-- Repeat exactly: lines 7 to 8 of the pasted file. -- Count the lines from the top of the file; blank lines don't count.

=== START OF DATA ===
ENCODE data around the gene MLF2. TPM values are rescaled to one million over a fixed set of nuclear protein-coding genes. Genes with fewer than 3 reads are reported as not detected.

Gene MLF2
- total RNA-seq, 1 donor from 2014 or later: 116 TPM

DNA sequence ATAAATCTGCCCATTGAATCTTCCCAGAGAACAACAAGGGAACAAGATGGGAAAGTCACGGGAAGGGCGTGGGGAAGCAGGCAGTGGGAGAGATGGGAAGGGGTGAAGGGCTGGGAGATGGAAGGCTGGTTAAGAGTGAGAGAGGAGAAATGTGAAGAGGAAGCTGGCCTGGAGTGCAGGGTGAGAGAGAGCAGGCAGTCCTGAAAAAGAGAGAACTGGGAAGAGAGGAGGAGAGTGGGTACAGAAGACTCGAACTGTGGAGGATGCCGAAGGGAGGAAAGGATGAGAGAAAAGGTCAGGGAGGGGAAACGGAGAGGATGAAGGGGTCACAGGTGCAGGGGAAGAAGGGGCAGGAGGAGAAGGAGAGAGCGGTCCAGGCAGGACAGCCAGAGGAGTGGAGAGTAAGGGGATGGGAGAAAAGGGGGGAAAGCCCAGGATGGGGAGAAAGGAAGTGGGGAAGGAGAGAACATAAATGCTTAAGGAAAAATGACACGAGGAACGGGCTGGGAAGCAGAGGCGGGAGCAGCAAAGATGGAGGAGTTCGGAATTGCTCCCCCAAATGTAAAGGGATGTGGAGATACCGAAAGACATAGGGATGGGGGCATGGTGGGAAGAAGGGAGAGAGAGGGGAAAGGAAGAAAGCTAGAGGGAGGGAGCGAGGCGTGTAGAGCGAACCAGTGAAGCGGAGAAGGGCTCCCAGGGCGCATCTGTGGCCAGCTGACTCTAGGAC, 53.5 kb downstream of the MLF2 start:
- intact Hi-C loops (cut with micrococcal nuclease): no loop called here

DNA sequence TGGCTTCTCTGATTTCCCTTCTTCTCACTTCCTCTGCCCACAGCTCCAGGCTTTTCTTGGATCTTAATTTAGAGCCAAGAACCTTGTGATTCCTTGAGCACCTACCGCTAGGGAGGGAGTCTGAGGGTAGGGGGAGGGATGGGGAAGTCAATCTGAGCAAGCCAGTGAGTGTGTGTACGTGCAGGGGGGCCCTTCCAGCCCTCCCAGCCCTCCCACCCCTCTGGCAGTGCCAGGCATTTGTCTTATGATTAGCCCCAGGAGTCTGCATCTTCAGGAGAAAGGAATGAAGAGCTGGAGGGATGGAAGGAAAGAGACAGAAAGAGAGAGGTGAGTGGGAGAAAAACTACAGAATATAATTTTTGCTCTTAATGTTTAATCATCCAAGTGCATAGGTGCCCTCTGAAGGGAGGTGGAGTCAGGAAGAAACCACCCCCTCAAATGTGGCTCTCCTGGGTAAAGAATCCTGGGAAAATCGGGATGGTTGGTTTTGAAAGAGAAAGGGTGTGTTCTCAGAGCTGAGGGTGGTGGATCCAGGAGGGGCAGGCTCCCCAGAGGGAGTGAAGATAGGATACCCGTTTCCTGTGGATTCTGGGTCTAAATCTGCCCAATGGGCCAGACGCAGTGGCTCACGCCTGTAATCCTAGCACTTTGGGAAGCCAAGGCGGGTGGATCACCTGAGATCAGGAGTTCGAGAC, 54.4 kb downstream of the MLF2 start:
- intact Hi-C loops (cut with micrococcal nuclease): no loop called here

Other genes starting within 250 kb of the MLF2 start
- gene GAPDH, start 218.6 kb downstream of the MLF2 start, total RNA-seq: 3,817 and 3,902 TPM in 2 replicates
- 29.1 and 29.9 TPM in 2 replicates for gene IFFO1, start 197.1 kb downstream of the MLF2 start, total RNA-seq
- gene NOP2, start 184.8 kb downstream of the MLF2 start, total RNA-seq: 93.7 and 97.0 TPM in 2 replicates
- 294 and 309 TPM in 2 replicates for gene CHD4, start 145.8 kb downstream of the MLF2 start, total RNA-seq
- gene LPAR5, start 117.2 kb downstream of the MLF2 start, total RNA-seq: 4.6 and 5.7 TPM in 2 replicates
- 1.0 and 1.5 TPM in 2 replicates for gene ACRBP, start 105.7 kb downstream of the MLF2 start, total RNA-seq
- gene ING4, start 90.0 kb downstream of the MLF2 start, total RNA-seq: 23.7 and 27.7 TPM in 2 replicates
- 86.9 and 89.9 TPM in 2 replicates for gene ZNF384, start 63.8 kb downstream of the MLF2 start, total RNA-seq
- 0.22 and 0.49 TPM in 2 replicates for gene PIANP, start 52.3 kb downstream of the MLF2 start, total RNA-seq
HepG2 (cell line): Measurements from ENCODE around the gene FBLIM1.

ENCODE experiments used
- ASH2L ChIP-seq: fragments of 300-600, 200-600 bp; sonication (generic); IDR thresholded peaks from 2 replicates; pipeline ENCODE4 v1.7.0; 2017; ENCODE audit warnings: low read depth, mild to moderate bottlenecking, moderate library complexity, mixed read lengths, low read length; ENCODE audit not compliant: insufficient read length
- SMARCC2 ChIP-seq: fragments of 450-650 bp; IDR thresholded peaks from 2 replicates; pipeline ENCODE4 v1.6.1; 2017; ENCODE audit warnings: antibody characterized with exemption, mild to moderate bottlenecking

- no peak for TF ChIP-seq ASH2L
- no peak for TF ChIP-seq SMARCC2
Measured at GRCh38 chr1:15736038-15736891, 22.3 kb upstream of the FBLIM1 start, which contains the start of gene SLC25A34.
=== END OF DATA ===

- intact Hi-C loops (cut with micrococcal nuclease): no loop called here

Other genes starting within 250 kb of the MLF2 start